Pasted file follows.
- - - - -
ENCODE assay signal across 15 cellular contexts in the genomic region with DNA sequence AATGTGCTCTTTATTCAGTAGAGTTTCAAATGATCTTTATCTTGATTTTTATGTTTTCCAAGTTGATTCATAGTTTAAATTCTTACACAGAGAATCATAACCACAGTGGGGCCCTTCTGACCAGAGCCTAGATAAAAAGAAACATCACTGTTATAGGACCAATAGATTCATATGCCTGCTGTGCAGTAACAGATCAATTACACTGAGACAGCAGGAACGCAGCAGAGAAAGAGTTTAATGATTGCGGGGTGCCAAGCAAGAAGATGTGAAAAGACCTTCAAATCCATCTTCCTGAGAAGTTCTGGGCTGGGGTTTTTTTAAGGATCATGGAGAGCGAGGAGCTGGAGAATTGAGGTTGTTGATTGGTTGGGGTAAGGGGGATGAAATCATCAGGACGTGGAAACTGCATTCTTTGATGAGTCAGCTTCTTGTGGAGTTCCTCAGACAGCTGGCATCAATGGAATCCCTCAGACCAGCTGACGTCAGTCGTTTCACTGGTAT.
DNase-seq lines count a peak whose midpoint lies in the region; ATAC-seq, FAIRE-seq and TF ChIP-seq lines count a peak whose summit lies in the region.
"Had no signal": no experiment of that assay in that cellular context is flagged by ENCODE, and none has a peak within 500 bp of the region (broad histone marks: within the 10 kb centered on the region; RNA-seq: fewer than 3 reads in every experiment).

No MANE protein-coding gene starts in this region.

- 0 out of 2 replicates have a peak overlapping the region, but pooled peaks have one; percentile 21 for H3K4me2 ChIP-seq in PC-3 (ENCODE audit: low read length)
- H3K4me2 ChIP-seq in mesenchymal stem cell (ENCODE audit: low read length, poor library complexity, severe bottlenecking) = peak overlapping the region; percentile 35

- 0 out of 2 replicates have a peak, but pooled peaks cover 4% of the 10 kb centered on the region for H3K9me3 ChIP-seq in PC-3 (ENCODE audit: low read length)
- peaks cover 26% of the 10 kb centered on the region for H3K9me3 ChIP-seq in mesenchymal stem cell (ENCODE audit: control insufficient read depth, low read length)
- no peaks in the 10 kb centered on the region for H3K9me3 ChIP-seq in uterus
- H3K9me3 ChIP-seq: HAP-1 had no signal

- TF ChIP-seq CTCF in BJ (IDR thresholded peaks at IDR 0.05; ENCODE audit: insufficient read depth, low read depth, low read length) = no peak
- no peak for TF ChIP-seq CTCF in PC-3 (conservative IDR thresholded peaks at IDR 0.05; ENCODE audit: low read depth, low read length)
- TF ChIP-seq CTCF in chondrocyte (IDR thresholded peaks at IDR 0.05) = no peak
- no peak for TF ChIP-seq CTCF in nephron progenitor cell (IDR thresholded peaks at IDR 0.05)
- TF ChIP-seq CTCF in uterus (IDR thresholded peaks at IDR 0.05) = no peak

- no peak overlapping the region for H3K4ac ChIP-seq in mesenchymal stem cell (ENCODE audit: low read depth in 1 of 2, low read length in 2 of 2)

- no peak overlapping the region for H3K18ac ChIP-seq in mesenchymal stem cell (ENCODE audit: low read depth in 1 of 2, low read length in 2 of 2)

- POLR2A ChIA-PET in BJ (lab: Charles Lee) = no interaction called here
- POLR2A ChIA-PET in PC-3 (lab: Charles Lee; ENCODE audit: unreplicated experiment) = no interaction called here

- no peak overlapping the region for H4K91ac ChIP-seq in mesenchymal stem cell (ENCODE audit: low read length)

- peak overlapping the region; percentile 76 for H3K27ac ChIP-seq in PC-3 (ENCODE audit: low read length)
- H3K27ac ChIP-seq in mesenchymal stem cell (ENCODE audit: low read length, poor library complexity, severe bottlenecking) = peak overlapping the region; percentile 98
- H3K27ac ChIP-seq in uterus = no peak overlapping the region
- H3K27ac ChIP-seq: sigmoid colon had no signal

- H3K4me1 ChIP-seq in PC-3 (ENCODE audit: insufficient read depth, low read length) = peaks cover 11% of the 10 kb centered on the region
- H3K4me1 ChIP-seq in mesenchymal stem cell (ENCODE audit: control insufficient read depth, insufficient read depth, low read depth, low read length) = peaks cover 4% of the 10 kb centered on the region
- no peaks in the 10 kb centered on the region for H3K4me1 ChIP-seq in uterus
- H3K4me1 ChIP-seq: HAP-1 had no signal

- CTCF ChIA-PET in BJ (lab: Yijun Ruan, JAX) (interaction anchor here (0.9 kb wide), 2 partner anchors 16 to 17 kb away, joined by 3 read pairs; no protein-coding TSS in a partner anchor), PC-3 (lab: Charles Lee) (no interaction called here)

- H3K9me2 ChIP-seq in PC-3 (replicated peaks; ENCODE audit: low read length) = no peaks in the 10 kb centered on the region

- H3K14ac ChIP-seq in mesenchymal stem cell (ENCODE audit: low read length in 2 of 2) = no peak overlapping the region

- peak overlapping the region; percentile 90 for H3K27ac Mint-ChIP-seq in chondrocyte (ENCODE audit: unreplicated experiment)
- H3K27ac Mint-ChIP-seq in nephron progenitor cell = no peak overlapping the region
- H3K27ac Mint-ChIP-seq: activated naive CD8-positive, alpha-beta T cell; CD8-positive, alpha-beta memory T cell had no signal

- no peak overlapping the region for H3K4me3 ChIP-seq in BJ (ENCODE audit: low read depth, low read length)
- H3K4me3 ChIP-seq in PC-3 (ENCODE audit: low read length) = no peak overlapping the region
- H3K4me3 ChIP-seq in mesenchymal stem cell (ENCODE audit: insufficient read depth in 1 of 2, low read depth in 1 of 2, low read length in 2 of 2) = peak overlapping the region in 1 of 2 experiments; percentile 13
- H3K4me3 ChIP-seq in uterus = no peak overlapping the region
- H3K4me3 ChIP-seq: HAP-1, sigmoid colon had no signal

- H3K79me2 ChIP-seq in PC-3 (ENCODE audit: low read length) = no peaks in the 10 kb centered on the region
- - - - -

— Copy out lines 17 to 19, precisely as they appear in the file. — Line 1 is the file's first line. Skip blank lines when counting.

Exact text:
- no peak overlapping the region for H3K18ac ChIP-seq in mesenchymal stem cell (ENCODE audit: low read depth in 1 of 2, low read length in 2 of 2)

- POLR2A ChIA-PET in BJ (lab: Charles Lee) = no interaction called here
- POLR2A ChIA-PET in PC-3 (lab: Charles Lee; ENCODE audit: unreplicated experiment) = no interaction called here